“The manner of mind transference is not at all dissimilar from Kline’s Mars and Venus books, however the minds are transferred across dimension in the same time rather than across time within the same dimension. In Kline’s stories, an individual with a near identical brain and body make-up had to exist at some point in time for a transfer to occur*. In The Dark World, the transference required that the same individual exist in both dimensions [not an easy occurrence, given the timelines’ divergence. Here, of course, the added chestnut is “what if the transferred consciousness or soul shared the memories of the host?” Where does Edward Bond end and Ganelon begin?”

    Kuttner may have read Kline–Kuttner kept abreast of many successful writers in the pulps–but Kline can’t claim to be the originator of really any of the stuff discussed above.

    Burroughs came up with the idea of “transference” between one planet and another. Kline simply stripped that down to just the mind, not mind and body. That’s all Kline ever did, just tweak things thought of by far better writers (usually ERB, though not always).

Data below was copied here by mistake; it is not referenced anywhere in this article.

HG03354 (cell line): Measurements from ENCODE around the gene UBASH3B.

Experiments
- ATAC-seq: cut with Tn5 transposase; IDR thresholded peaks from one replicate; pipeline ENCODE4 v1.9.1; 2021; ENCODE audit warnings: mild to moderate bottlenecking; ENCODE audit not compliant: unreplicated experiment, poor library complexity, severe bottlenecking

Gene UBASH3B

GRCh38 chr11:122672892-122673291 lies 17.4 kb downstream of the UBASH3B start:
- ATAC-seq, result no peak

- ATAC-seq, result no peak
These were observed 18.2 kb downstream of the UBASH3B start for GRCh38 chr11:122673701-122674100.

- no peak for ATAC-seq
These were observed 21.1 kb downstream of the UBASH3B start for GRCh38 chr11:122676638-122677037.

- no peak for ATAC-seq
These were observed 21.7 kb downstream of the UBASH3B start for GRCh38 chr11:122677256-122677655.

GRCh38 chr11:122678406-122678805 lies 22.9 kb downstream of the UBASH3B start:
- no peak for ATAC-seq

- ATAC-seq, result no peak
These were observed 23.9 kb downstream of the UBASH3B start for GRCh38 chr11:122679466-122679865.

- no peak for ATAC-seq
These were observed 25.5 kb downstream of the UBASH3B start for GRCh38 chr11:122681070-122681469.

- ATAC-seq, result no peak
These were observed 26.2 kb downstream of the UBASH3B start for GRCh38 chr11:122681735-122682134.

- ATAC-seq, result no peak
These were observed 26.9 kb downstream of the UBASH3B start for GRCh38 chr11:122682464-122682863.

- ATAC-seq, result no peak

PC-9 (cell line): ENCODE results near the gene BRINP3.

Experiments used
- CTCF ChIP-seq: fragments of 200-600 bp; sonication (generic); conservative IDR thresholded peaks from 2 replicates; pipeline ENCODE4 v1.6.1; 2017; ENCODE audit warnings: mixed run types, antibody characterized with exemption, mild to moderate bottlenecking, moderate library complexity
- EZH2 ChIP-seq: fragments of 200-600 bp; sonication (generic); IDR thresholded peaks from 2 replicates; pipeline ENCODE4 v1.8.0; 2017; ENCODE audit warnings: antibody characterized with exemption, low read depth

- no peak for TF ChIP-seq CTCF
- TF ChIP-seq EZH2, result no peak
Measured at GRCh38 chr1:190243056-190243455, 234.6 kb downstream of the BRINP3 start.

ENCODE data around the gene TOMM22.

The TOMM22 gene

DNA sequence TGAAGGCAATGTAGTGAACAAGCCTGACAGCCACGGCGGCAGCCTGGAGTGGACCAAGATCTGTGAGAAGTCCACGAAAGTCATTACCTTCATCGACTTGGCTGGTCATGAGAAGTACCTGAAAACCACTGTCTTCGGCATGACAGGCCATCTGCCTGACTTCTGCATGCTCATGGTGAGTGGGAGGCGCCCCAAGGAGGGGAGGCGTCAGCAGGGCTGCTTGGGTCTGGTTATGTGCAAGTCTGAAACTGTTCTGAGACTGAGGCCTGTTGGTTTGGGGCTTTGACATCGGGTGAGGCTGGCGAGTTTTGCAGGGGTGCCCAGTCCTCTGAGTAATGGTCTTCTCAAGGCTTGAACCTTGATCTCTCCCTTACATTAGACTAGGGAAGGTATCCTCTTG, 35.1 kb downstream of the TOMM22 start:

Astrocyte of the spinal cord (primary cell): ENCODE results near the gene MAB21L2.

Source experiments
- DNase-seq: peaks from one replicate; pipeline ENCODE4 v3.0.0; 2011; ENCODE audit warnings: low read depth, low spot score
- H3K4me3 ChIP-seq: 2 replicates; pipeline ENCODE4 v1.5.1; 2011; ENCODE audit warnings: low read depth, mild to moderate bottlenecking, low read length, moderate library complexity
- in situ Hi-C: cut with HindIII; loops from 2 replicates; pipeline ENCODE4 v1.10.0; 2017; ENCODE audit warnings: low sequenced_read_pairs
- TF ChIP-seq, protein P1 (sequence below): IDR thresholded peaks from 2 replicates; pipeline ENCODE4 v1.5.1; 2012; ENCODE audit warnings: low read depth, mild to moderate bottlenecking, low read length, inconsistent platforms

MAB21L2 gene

However, what gives some emotional heft and tension to THE DARK WORLD is the whole “man with two souls” idea. Zelazny liked it so much that he used it (in a somewhat modified fashion) in his “Amber” books. Leigh Brackett also used it in her classic SWORD OF RHIANNON. Neither Brackett nor Kuttner got the idea from Kline. They got it from A. Merritt’s DWELLERS IN THE MIRAGE. Merritt has his protagonist, Leif Langdon, be possessed by the spirit of a fairly sinister barbarian ancestor of his, Dwayanu. The psychic battle for supremacy goes on for almost the entire novel. Did I mention that Leif/Dwayanu is loved by both a good woman and a witch? Or that Leif/Dwayanu joins a band of exiles fighting against the witch?